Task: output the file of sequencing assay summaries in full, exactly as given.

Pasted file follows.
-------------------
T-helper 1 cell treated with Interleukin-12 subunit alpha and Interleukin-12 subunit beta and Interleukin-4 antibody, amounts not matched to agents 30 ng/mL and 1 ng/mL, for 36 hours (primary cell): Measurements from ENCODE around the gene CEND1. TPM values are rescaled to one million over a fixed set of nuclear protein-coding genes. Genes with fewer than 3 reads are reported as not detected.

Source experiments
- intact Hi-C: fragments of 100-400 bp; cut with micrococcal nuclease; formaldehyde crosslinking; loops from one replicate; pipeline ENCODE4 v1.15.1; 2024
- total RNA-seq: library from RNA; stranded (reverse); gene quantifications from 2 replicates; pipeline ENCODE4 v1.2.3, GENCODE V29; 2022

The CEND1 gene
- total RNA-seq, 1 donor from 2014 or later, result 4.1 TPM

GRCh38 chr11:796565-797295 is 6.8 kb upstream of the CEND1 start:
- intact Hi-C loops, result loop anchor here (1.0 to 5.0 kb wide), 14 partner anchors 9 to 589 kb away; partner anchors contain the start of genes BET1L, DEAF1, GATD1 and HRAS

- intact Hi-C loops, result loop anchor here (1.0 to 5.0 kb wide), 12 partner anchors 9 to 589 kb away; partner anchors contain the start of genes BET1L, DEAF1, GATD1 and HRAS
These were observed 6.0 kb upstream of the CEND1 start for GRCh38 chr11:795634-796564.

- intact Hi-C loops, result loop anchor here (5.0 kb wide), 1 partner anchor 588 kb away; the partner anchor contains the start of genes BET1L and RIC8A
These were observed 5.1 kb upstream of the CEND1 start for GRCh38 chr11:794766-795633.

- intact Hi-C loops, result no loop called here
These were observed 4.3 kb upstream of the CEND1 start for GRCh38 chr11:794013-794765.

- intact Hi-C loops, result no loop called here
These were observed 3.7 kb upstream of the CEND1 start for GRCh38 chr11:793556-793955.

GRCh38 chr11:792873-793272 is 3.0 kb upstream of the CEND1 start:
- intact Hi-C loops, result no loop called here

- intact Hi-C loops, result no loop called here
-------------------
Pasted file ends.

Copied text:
T-helper 1 cell treated with Interleukin-12 subunit alpha and Interleukin-12 subunit beta and Interleukin-4 antibody, amounts not matched to agents 30 ng/mL and 1 ng/mL, for 36 hours (primary cell): Measurements from ENCODE around the gene CEND1. TPM values are rescaled to one million over a fixed set of nuclear protein-coding genes. Genes with fewer than 3 reads are reported as not detected.

Source experiments
- intact Hi-C: fragments of 100-400 bp; cut with micrococcal nuclease; formaldehyde crosslinking; loops from one replicate; pipeline ENCODE4 v1.15.1; 2024
- total RNA-seq: library from RNA; stranded (reverse); gene quantifications from 2 replicates; pipeline ENCODE4 v1.2.3, GENCODE V29; 2022

The CEND1 gene
- total RNA-seq, 1 donor from 2014 or later, result 4.1 TPM

GRCh38 chr11:796565-797295 is 6.8 kb upstream of the CEND1 start:
- intact Hi-C loops, result loop anchor here (1.0 to 5.0 kb wide), 14 partner anchors 9 to 589 kb away; partner anchors contain the start of genes BET1L, DEAF1, GATD1 and HRAS

- intact Hi-C loops, result loop anchor here (1.0 to 5.0 kb wide), 12 partner anchors 9 to 589 kb away; partner anchors contain the start of genes BET1L, DEAF1, GATD1 and HRAS
These were observed 6.0 kb upstream of the CEND1 start for GRCh38 chr11:795634-796564.

- intact Hi-C loops, result loop anchor here (5.0 kb wide), 1 partner anchor 588 kb away; the partner anchor contains the start of genes BET1L and RIC8A
These were observed 5.1 kb upstream of the CEND1 start for GRCh38 chr11:794766-795633.

- intact Hi-C loops, result no loop called here
These were observed 4.3 kb upstream of the CEND1 start for GRCh38 chr11:794013-794765.

- intact Hi-C loops, result no loop called here
These were observed 3.7 kb upstream of the CEND1 start for GRCh38 chr11:793556-793955.

GRCh38 chr11:792873-793272 is 3.0 kb upstream of the CEND1 start:
- intact Hi-C loops, result no loop called here

- intact Hi-C loops, result no loop called here